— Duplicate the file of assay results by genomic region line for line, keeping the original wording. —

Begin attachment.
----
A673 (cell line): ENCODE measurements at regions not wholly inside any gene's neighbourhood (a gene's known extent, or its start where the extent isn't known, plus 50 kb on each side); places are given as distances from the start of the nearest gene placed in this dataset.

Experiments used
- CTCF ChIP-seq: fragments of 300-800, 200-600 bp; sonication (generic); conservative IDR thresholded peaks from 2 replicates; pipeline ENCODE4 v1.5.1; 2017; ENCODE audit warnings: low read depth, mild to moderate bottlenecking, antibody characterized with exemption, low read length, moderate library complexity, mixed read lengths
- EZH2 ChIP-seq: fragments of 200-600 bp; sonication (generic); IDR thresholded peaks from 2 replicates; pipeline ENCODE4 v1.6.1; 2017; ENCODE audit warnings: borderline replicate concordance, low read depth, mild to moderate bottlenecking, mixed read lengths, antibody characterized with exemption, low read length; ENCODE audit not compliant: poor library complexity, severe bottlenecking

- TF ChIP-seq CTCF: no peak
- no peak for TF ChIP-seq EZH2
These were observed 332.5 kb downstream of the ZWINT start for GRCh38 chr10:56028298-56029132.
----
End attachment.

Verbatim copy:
A673 (cell line): ENCODE measurements at regions not wholly inside any gene's neighbourhood (a gene's known extent, or its start where the extent isn't known, plus 50 kb on each side); places are given as distances from the start of the nearest gene placed in this dataset.

Experiments used
- CTCF ChIP-seq: fragments of 300-800, 200-600 bp; sonication (generic); conservative IDR thresholded peaks from 2 replicates; pipeline ENCODE4 v1.5.1; 2017; ENCODE audit warnings: low read depth, mild to moderate bottlenecking, antibody characterized with exemption, low read length, moderate library complexity, mixed read lengths
- EZH2 ChIP-seq: fragments of 200-600 bp; sonication (generic); IDR thresholded peaks from 2 replicates; pipeline ENCODE4 v1.6.1; 2017; ENCODE audit warnings: borderline replicate concordance, low read depth, mild to moderate bottlenecking, mixed read lengths, antibody characterized with exemption, low read length; ENCODE audit not compliant: poor library complexity, severe bottlenecking

- TF ChIP-seq CTCF: no peak
- no peak for TF ChIP-seq EZH2
These were observed 332.5 kb downstream of the ZWINT start for GRCh38 chr10:56028298-56029132.